What to Expect When You Elope to Las Vegas
Each year, about 100,000 couples tie the knot in the dozens of standalone and hotel chapels in Vegas. Why? One of the biggest perks of a Las Vegas wedding is that there’s no waiting period for a marriage license—after you tie the knot, you’ll get the license the same day. It’s also more acceptable to have an Elvis impersonator or superhero to preside over the ceremony here, which is a plus.
You can make a Las Vegas wedding as quick, affordable, and kitschy as you want it to be. We interviewed a manager at one of the city’s top wedding chapels to help learn what to expect when you elope in Sin City.
Making It Legal
Head to the Clark County Marriage Bureau and bring the proper ID—a driver’s license and social security number in most cases—and the $60 fee. You’ll get the license the same day. Make the process even faster by pre-applying online and going to the bureau’s express window. The bureau is open until midnight daily.
If you’re renewing your vows or don’t care to make your nuptials legally binding, you don’t need a license.
Even Eloping Takes Planning
Though Vegas is famous for spur-of-the-moment weddings, you’ll want to call your chosen venue ahead of time to check availability. That’s especially true if you want a package with add-ons such as photography, flowers, and limo service; these can cost anywhere from a couple hundred dollars to a few thousand.
Lisa Boeres, manager at The Little Church of The West, says more than 90% of the chapel’s customers make reservations; some plan ahead by 6–12 months. Even a ceremony under the fluorescent lights of the Office of Civil Marriages requires an appointment.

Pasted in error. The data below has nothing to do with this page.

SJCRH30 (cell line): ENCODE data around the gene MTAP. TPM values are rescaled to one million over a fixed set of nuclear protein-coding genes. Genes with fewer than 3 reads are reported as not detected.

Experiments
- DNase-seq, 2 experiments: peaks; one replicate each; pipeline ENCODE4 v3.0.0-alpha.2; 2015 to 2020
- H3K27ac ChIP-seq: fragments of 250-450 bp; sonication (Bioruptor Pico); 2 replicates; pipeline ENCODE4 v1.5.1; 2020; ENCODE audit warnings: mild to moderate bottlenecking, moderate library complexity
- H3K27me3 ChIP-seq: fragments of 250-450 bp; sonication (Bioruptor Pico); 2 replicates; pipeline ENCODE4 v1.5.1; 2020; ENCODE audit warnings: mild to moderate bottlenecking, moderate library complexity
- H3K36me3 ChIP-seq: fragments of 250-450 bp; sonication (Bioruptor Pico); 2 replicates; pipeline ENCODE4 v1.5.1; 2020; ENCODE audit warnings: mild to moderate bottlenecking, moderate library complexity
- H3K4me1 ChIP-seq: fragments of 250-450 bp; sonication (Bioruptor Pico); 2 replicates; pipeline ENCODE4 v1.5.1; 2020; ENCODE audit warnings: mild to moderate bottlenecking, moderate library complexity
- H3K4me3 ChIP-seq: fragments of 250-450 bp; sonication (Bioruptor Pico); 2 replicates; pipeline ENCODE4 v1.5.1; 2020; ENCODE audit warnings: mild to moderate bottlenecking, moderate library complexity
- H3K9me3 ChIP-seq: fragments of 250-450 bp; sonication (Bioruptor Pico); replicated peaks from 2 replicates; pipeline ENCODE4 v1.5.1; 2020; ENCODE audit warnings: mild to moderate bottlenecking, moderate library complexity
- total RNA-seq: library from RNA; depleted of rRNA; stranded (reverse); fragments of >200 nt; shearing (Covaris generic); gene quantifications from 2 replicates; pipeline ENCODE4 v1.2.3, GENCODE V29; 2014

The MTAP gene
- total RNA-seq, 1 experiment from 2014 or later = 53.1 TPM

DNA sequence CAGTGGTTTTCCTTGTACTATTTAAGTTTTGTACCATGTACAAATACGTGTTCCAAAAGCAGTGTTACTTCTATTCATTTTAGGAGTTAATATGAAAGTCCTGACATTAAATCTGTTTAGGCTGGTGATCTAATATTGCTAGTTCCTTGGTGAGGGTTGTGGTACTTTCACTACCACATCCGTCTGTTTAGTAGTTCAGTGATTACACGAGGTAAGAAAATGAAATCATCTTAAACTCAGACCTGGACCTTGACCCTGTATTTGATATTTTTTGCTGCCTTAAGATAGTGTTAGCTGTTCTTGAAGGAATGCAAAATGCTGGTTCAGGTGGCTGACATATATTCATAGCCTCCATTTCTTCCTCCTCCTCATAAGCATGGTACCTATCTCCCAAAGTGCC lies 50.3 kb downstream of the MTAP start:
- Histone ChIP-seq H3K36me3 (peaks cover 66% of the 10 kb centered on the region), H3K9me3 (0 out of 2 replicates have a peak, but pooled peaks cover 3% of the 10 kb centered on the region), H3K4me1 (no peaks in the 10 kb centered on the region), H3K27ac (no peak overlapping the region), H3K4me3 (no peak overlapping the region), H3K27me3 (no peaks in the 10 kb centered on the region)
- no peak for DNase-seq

Tradition Isn’t Sacred
At one of The Little Church of The West’s events, the bride, groom, and guests all dressed as superheroes. It’s not uncommon to see medieval- or Western-themed nuptials. Elvis and Marilyn Monroe impersonators have always been popular marriage officiants in Sin City. Needless to say, Las Vegas weddings don’t follow the norm.
Most venues don’t care what you wear, but check if yours has a dress code. If you want to go traditional, you can rent a dress or tux from a local shop; some chapels offer package deals where the tux is included.
Be prepared for how quickly everything moves—you could walk in, be married, and walk out in a matter of minutes. “Misconception No. 1 is that it’s gonna be the same,” Boeres says. “A church could have 1 wedding on a Saturday; we could have 20 in a day.”
“It’s very well-organized, planned out, but it’s short and sweet,” she says.
Hit the Bar After the Ceremony
In many a romantic comedy, two people have a night of booze-fueled partying in Vegas and decide to keep the fun going by getting married. Hilarity ensues.
When it happens in real life, hilarity doesn’t ensue.
“Don’t show up drunk; that’s the biggest one,” Boeres says. “If you try to get a marriage license drunk, you can’t do it. If you try to get married drunk, our ministers won’t do it.”
Save the drinking for after the ceremony, then treat a casino complex like your reception venue. Sit down to a steak-house dinner, have your first dance at nightclub, and let a tribute band be the entertainment.
Read more engagement and wedding tips:
Rashawn hopes to eventually pack her Kindle and trail mix for a trip that requires a passport. For now, she visits US cities with microbreweries and nice views.